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Corporate ratsí class war 
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Illustration: Bhaskaran

In the Gospel of Luke, Jesus advises his disciples that “at a public function, never sit down in the best place, lest your host come up to you and say, ‘Get up and let this very important person sit here instead', and then you will have to shamefacedly get up and take a lower seat. Instead, wherever you are invited, always go and sit at the lowest place, so that your host may come up to you and say, ‘Friend, go up higher' and you can get up proudly, and everybody can see how you are honoured”.
I've taken this little bit of scripture totally to heart and in all my years as a corporate rat, always dreamed that one day, an angel from the HR department will come up to me and say, “Enough of all this cramped, stinky, buying-your-own-chicken-sandwich-and-instant-coffee sort of economy air travel! You are now enough of a big shot to travel business class!”
But it never happened. I was always, always, just one designation away from being entitled to it. And every time I got a promotion, business class entitlement got a promotion too. It continues to dangle, like Sheela ki Jawaani, just a little out of my league.
Surely if I had higher self-esteem, it wouldn't matter so much, right? But here's the thing, I don't.
I want to travel in front. I want everybody to see me travelling in front. I want to walk past the smirking, superior-looking stewardess who guards the door to the toilet in the front of the aircraft like she is St Peter guarding the Pearly gates into heaven, and use it. I want to dangle my premier boarding pass casually under the noses of all those other corporate rats I don't like, who I always manage to bump into at airport terminals (their good opinion is very important to me). I am not talking frequent flyer points and access to lounges here. I am talking Business. Class.
Why, you ask, am I so hung up on this? Because everybody is. And all those people who say you meet much more interesting people in economy, and how the only famous people they've ever managed to bump into while flying business are Govinda and a man they're pretty sure was David Headley, and how Indigo is the most on-time airline, and how if it's an early morning flight, you could be sitting next to two empty seats and could thus sleep across all three of them, which is better than flying business. All those people would rather be flying business, too.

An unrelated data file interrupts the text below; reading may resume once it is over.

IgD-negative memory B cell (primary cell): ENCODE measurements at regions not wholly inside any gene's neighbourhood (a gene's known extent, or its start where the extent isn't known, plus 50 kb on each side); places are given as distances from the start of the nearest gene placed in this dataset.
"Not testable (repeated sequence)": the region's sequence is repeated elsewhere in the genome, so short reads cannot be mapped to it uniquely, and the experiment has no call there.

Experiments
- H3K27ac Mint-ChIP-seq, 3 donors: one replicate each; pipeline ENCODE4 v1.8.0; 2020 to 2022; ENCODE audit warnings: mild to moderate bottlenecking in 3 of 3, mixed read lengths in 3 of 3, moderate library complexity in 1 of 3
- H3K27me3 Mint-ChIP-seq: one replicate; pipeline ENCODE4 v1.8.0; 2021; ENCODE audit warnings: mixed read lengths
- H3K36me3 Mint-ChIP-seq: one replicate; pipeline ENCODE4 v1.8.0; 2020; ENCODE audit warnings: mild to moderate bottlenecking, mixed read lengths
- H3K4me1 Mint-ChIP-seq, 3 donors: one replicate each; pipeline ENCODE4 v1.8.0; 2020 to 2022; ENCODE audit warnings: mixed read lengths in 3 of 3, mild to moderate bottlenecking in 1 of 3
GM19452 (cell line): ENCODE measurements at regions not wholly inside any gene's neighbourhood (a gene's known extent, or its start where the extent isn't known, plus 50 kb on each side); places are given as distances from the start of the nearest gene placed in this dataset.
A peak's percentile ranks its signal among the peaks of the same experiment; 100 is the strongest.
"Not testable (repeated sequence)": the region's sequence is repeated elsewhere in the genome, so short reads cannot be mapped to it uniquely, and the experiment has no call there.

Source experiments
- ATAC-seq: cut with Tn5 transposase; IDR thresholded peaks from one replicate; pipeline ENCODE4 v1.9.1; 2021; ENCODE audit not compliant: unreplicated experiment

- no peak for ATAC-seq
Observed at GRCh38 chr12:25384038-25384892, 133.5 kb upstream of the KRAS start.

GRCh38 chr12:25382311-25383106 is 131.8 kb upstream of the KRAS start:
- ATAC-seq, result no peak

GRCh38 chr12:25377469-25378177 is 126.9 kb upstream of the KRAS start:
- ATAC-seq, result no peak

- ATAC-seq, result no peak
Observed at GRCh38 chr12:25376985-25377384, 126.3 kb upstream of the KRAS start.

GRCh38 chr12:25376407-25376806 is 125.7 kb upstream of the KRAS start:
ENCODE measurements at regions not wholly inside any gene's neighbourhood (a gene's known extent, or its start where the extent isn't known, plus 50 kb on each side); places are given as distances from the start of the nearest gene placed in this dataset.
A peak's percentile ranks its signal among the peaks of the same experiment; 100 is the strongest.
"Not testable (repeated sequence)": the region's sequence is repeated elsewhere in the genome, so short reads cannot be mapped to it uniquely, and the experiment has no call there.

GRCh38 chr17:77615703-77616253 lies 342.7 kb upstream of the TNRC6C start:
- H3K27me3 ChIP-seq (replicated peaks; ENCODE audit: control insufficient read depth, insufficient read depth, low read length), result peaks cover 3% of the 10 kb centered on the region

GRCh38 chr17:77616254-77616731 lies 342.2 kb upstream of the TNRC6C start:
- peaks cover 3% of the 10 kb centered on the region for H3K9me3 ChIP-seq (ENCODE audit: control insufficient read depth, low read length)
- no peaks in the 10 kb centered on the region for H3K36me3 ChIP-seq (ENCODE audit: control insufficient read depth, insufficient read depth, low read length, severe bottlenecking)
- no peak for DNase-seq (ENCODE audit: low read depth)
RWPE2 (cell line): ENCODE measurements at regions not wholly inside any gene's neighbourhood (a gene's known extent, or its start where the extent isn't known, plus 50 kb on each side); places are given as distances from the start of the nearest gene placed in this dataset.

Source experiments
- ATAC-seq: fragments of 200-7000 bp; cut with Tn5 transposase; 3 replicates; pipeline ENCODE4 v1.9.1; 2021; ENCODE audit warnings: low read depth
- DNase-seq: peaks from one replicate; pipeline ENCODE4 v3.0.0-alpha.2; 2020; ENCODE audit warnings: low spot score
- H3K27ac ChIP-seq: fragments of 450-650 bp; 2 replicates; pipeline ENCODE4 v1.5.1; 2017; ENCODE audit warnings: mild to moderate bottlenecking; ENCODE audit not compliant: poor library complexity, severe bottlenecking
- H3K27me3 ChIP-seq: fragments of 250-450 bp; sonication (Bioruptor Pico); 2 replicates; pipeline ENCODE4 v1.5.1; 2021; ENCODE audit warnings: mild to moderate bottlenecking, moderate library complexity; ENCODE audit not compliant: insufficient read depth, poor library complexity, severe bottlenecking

Why everybody wants to travel business (even thin, short-legged people who don't watch movies and are on a constant diet) is a question to which I have no answer. Unless it's to do with the fact that in these dark days when all corporates claim to be so flat-structured and democratic, while actually having as many layers as laccha paranthas, it's hard to tell the big shots from the small fry. Nobody has a clue. But that's only if you're looking at the alphabet soup on their visiting cards. If we look, instead, at the alphabet soup on their boarding pass, things would get a lot clearer.
If their PNR reveals that they're travelling business class, they are officially, genuinely Important and Empowered and have the hot meal, the hot towel, the wider seat, the wider choice of magazines and movies, and the luxury BVLGARI toiletry set to prove it. Everybody else is just middle management.
So why not just (instead of all this designation mumbo-jumbo—associate VP, senior VP, Most Exalted Super Senior VP) print the class they travel at the back of the visiting card? First/ Business/ (there's even a fiendishly-named thing called Superior Economy, did you know?)/ Economy. That would clear things up admirably. Of course, it would do to the modern HR department what the coming in of hordes of American pioneers with their guns and their Bibles and their measles-tainted blankets did to the native American Indians. But who gives a damn, right?
Anuja Chauhan's third novel, Those Pricey Thakur Girls, is in stores now.

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